This may sound simple, but the precise weights of the electorate are not always known. Plus, the electorate can change between elections.

“There’s all of those factors that are themselves changing and the pollsters are trying to keep up with those factors. So it’s a bit of a moving target, and that’s why I like to think of polling as, in a way, kind of both art and science,” Smith said. “There’s certainly a science aspect in terms of collecting data and being systematic and rigorous and being transparent in your techniques and so on. But then there’s this art in that you’re always kind of fighting the last war in a sense, and you’re trying to pick up on things and make some predictions, and … you’re working with incomplete information.”

Looking ahead to current polls

For the upcoming presidential election, Smith says it’s important to take into account that any single poll can be off for a variety of reasons.

“We do have a bunch of polls now, they’re pointing toward something close to a double digit or maybe even in the low double digit lead for Joe Biden nationally, and then a little less than that in some of the close and crucial battleground states from last time,” he said. “And that would seem to point toward, ‘OK, Joe Biden’s doing pretty well where we’re at right now. Donald Trump is not doing as well.’ But this brings us back to what I mentioned before in the art and science of polling in that it’s a projection.”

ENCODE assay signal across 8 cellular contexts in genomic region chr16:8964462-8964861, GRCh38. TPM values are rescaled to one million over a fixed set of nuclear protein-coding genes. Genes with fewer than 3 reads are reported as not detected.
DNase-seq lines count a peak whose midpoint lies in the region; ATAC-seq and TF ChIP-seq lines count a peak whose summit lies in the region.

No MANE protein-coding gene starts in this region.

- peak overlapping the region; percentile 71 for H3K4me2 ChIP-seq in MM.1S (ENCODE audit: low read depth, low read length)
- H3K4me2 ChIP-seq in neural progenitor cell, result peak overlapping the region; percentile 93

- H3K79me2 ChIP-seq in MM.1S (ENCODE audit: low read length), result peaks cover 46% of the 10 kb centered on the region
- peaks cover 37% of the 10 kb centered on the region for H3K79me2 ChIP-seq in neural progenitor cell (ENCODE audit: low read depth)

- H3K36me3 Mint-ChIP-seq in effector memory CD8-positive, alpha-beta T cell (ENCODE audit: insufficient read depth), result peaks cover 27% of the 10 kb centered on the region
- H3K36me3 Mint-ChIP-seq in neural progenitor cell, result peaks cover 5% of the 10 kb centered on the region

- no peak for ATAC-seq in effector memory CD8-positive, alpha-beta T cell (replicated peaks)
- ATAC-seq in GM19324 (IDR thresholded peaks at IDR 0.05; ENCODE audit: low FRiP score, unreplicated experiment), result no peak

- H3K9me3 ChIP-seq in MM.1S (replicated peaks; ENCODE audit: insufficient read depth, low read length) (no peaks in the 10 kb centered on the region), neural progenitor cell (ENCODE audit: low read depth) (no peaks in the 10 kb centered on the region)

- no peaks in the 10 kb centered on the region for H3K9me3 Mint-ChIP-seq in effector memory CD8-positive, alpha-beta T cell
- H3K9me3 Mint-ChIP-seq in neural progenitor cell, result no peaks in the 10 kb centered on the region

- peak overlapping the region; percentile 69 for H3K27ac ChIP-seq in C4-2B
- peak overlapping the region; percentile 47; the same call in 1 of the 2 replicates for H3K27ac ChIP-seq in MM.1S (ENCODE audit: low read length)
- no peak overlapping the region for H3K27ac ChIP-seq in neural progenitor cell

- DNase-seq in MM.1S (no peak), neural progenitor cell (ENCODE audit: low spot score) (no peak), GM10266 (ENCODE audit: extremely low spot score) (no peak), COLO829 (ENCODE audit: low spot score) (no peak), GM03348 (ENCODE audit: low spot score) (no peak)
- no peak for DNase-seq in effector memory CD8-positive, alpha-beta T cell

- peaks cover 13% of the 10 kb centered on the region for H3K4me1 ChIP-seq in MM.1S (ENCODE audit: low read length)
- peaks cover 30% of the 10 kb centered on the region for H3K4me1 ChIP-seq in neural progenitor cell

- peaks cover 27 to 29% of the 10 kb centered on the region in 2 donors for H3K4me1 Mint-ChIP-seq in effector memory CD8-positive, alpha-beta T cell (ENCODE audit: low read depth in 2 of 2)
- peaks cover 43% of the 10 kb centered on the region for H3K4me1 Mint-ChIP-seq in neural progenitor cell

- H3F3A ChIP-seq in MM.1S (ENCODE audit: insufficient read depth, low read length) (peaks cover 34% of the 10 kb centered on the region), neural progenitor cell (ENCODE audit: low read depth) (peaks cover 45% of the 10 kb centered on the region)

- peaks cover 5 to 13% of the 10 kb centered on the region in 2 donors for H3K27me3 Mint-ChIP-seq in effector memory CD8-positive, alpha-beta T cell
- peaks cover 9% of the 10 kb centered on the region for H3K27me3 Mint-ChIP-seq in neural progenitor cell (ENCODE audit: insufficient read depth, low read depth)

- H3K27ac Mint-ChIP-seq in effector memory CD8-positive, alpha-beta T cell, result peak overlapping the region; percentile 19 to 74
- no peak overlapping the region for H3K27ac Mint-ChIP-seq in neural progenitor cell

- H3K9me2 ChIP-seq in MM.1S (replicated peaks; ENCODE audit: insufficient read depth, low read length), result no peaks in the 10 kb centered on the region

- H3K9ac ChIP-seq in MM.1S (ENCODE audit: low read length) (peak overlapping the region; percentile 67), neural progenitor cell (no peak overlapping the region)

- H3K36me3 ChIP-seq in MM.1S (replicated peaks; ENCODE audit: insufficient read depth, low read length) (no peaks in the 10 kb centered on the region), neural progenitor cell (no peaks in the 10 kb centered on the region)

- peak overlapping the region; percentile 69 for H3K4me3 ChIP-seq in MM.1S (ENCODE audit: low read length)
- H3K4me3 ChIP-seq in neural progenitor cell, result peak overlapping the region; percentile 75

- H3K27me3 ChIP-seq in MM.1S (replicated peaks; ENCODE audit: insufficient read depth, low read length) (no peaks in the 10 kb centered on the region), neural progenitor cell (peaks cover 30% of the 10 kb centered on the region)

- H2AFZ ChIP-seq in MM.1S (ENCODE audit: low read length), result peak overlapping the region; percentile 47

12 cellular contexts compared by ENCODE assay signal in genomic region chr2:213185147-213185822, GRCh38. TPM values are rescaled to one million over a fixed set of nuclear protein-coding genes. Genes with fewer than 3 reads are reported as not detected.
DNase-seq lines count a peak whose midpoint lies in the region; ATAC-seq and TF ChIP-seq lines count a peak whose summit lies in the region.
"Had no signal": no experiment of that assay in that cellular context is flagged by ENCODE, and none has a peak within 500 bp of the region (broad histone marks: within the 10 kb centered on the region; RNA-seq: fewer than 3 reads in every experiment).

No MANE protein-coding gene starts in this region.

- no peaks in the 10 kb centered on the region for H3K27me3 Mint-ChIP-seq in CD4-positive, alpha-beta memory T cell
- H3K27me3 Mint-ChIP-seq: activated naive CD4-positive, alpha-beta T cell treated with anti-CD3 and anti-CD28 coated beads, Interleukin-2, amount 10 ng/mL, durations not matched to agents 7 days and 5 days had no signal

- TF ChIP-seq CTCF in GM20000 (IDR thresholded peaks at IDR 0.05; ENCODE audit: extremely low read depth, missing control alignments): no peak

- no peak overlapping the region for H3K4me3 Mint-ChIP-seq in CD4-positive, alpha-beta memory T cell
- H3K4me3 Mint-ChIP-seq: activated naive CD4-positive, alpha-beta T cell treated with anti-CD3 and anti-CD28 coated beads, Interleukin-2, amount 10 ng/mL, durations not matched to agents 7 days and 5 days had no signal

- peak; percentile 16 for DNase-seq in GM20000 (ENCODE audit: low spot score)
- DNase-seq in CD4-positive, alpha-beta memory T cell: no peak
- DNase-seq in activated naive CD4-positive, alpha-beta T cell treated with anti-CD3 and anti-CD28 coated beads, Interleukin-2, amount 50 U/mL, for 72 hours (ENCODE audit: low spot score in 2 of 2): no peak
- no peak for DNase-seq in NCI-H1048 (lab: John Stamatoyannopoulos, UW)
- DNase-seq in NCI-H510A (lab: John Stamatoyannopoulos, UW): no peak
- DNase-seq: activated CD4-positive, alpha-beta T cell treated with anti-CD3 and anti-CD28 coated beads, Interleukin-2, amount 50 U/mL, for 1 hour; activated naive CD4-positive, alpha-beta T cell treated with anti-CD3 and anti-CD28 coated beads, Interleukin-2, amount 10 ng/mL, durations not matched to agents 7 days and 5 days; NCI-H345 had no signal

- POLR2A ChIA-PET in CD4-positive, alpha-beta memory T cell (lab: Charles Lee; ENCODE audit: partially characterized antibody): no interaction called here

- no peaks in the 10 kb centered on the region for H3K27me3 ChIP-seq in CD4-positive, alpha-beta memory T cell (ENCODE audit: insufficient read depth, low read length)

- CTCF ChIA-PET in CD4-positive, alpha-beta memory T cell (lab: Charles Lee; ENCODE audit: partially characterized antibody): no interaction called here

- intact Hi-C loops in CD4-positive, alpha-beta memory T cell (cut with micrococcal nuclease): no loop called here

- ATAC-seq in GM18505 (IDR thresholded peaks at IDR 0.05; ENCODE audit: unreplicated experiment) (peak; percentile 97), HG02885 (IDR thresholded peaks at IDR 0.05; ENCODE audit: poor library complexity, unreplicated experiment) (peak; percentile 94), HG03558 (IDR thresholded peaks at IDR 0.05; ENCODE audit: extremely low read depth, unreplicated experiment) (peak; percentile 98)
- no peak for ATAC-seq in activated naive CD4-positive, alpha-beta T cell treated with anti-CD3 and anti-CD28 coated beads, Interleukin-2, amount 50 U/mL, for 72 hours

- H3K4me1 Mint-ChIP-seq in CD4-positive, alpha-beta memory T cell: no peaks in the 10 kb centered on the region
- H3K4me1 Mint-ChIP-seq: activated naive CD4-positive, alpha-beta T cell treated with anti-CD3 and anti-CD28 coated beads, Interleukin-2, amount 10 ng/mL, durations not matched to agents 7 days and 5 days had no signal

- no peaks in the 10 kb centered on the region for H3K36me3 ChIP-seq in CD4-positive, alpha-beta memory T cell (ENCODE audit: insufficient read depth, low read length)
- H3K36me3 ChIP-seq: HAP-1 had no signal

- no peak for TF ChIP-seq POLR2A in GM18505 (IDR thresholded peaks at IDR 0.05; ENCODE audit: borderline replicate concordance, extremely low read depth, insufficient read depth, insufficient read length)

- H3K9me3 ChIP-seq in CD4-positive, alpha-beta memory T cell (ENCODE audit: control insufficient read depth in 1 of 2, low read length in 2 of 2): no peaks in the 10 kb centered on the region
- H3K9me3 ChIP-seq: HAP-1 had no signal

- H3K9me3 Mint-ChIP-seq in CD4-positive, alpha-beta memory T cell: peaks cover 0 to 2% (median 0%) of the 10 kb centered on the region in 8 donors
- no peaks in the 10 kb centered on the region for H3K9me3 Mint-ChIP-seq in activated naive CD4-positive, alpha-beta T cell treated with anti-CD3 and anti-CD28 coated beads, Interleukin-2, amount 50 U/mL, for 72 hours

“It’s partly based on asking people who are you voting for right now? And, of course, that could change,” he added. “We’re still about three weeks out from the election.”

Some people have already voted, and their votes won’t change, but presumably others could still change their mind before they turn in their ballot.

However, Smith says, there’s good reason to believe that there are fewer undecided voters this year.

“The more undecideds you have, the harder the polling is because you’re going to have to make some projections based upon the people you have,” he said. “And you don’t exactly know how the undecideds are going to break. And in 2016, they ended up breaking heavily for Trump, something like 2 to 1.”

“We have good reason to believe now … there are fewer voters out there who haven’t made up their mind,” he said. “I mean, if you kind of think about this by we’re four years into the Trump presidency, if you haven’t figured out by now if you’re a Trump supporter or a Trump opponent, you really haven’t been paying attention.”

Washington voters rush to ballot boxes over first weekend of voting

That said, Smith again said if there are errors in the polls this year, it won’t be the same as 2016, but it could perhaps be due to inaccurate projections in voter turnout, which is especially hard to predict in the middle of a pandemic.

“There could be some people who were afraid to vote in person, depending on the state, or … are mail ballots accessible? In Washington, of course, it’s all mail for everybody. But in other states you have to request them and they’re different procedures, and so turnout could be affected,” Smith said.

“One possible way the polls could be wrong this time,” he added, “and Trump might be in quite a bit of better shape than the polls are indicating if, for some reason, his turnout operation is better than the pollsters are expecting, and Biden’s turnout operation is worse than the pollsters are expecting.”

Listen to KIRO Nights weeknights from 7 – 10 p.m. on KIRO Radio, 97.3 FM. Subscribe to the podcast here.

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UW professor: Election polling is ‘both art and science’